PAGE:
Robin Hood (2018) Review


Robin Hood is a flexible story, but the essence remains the same: a rogue-ish underdog fights the power on behalf of the people. Director Otto Bathurst (“Peaky Blinders”) seizes the heart of the story but fails to deliver on it. Filled with political themes and messages, the film is aimed at a modern audience rather than trying to create a “12 Years A Slave”-style accurate depiction of an era. Had the writing and filmmaking not been so uninspired, Robin Hood could’ve been a great politically charged movie. Instead, it is a strong contender for the Worst Movie of the Year award.

This version of the classic story portrays Robin Hood (Taron Egerton) as a class traitor — a veteran of the Crusades who is born into wealth. He takes up arms against the blatantly evil Sheriff of Nottingham (Ben Mendelsohn) after returning home to find his home impoverished by the sheriff’s heavy taxes to fund the war effort. Robin is joined by the Saracen John Little (Jamie Foxx), whose son he attempted to save during the Crusades. Robin plays a dual role, stealing from the Sheriff while at the same time infiltrating his inner circle as Robin of Loxley. It is there he uncovers a conspiracy to overthrow the king and subjugate the people even further.

The supporting heroes – including Robin’s former fiancee Maid Marian (Eve Hewson) and the popular clergyman Friar Tuck (Tim Minchin) – are wearied and require little prompting to join Robin in “a little redistribution of wealth.”

The screenplay (Ben Chandler and David James Kelly) couples a timeless story to contemporary ideas and language.  The filmmakers push the agenda even further, creating a fast, loud and disjointed movie with a political edge. The movie enthusiastically owns its many painful anachronisms, such as custom-cut leather jackets, Molotov cocktails and fight scenes featuring archers shooting arrows that explosively pierce stone rapid fire in close quarters, like something out of “Black Hawk Down.”  

The dialogue is filled with messy political messaging that seems to exist only to draw obvious and uninsightful connections between today and the film. During the film, the Sheriff of Nottingham, who is depicted as a Trump-Bolsonaro-Orban styled nationalist/racist tyrant, quotes the George W. Bush post 9/11 statement “They hate us for our freedom,”  referencing the Muslim armies that fight the Christian warriors overseas. This modern-day fear-mongering is omnipresent throughout the film, bashing you over the head with its lukewarm political insights.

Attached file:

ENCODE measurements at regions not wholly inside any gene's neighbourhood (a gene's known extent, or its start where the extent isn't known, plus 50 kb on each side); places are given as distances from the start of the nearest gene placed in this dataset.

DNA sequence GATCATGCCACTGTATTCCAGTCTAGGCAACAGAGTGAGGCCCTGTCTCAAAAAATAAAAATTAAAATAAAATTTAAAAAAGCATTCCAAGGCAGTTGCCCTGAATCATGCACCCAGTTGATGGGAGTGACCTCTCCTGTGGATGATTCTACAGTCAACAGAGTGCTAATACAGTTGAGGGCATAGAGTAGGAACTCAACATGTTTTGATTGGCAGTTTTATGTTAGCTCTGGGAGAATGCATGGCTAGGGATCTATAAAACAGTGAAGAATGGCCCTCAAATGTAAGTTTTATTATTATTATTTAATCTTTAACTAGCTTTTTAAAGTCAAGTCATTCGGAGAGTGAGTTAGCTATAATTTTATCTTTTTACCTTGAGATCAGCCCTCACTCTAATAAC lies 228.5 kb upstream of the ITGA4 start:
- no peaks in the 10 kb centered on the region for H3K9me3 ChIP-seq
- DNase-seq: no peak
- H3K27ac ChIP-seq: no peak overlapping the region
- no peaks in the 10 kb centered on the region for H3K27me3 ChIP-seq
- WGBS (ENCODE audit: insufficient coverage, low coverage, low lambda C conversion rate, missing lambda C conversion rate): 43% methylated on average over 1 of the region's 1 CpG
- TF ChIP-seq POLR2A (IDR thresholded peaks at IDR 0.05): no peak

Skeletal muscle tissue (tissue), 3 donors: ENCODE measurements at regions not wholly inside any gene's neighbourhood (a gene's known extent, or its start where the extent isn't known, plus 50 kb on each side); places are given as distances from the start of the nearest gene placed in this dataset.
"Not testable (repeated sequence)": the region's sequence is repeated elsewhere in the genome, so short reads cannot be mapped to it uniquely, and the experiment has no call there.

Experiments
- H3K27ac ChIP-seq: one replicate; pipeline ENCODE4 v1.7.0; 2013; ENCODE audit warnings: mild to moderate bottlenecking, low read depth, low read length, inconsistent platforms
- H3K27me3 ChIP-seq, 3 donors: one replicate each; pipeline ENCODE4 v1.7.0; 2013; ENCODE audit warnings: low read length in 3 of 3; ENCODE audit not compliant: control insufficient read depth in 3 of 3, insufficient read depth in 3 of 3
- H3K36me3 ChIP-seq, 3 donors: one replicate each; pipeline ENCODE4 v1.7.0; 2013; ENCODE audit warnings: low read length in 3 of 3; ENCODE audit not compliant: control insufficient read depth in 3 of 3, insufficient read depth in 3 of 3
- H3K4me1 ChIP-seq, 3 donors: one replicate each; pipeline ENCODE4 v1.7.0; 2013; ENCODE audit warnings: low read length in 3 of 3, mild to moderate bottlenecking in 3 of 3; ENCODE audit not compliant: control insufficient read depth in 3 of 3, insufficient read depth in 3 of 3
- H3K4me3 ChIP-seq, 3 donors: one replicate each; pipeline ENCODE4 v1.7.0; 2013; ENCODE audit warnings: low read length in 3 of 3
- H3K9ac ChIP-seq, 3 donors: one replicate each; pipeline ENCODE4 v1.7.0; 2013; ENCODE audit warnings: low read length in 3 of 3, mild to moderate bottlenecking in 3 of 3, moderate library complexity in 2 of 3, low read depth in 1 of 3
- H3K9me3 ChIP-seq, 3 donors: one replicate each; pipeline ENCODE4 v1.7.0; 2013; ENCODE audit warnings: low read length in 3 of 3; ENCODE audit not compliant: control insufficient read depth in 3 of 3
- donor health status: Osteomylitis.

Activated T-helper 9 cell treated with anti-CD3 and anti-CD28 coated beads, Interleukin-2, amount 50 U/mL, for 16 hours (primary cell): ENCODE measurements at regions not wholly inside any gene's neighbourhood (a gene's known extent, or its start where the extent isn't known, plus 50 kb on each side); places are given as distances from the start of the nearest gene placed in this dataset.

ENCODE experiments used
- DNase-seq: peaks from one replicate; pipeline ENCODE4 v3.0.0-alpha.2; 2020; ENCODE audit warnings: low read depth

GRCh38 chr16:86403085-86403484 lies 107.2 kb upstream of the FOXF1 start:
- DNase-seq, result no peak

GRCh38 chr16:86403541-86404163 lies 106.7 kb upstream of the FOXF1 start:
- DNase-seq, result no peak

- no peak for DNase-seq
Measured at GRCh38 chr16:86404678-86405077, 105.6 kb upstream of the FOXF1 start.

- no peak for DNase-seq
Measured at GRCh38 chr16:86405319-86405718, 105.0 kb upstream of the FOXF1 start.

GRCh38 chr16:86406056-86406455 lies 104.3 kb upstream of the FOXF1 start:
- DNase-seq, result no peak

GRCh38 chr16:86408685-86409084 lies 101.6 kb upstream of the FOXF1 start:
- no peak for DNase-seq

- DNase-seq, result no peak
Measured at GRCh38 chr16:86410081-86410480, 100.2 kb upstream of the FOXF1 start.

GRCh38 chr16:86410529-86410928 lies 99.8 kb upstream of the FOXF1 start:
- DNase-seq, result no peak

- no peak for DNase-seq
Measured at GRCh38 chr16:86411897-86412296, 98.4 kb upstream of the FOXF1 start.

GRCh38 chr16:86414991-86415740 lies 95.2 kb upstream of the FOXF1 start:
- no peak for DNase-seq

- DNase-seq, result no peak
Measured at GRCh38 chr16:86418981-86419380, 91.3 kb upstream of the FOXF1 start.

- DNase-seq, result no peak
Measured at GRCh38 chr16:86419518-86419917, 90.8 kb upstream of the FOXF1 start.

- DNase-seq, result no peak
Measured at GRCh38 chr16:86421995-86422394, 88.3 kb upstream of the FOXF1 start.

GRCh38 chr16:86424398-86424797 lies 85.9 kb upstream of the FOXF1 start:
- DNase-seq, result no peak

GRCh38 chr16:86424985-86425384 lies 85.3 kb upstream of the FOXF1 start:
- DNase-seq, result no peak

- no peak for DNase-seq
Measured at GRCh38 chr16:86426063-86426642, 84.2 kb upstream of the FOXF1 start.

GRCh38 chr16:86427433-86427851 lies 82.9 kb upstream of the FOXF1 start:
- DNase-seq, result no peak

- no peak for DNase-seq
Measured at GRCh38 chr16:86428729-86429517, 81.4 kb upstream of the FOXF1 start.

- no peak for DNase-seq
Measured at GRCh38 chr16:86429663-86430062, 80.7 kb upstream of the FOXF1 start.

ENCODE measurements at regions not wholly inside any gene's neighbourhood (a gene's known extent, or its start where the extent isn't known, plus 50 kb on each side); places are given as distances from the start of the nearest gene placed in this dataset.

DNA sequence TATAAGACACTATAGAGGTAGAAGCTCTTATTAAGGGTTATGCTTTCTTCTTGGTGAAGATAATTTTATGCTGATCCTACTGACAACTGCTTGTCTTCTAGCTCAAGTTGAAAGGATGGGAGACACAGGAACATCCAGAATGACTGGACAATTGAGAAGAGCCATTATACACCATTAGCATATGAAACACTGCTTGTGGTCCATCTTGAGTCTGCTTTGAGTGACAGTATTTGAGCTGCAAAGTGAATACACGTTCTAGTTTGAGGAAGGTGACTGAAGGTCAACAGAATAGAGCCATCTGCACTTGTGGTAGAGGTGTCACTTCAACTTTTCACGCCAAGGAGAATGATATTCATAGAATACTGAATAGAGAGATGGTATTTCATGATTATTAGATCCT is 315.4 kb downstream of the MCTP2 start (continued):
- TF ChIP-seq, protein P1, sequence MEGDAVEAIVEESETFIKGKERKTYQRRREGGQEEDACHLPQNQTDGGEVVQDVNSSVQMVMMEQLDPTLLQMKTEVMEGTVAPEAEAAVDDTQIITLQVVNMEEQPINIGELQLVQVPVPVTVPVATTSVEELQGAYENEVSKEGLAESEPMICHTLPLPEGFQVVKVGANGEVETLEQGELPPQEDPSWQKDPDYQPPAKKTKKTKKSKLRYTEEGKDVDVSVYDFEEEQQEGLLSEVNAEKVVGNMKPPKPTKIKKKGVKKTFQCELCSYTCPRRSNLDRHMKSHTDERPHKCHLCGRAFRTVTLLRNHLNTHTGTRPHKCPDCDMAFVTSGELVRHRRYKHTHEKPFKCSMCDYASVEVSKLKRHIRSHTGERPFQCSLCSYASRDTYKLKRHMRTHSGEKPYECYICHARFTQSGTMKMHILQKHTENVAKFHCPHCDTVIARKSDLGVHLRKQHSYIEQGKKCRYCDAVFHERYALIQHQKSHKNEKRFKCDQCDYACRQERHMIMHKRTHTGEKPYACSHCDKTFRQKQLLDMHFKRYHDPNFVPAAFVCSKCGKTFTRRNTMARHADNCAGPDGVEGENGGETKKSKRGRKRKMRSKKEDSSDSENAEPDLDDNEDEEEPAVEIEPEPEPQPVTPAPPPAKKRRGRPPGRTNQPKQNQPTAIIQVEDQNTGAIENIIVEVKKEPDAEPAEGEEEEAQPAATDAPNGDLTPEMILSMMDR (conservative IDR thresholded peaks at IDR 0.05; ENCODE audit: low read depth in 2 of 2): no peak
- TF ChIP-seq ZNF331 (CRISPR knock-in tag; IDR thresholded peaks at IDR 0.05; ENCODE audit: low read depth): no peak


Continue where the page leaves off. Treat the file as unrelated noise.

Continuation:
The cynicism to the powers-that-be throughout the film feels genuine, however, and touches every part of the film. Will Scarlet, Marian’s new husband, is portrayed as a modern-day centrist in the same vein as French President Emmanuel Macron. He gives his closely-guarded sympathies to Robin’s cause, which is portrayed like Antifa complete with Molotov cocktails and face-covering bandanas while decrying their methods and trying to protect a system that has offered him a comfortable and stable life. The film serves as a blatant and obvious statement against organized religion, capitalism, and nationalism.

While the messaging may be radical, the storytelling is anything but. The only thing the re-telling truly modernized about Robin Hood is his wardrobe. Robin Hood’s relationships with John (another disabled black mentor/father figure to a good-looking young white man) and Marian (a lady in need of saving, no matter how sassy she is while she resists the sheriff’s men).

The directing is formulaic, capturing the action but evoking no emotion. The cinematography is unattractive at its best and unbearable at its worst. It wastes its wide framing and is shot in a fast-cut style, complete with loud rumblings to let you know important things happened. The special effects are dodgy, and the actors are obviously not inhabiting the same space as the action, which makes you wonder what the millions of dollars were spent on.

Both Egerton and Foxx are miscast. Foxx yells each line like he is trying to be heard over a marching band and seems content to only portray the emotion anger. Egerton and Hewson have almost as much chemistry as a frog and a bobblehead, but the worst performance by far comes from Murray Abraham(the Cardinal)  and his truly unfortunate wig.

“Robin Hood” may have robbed from a rich source material but it won’t give you the two hours you wasted back.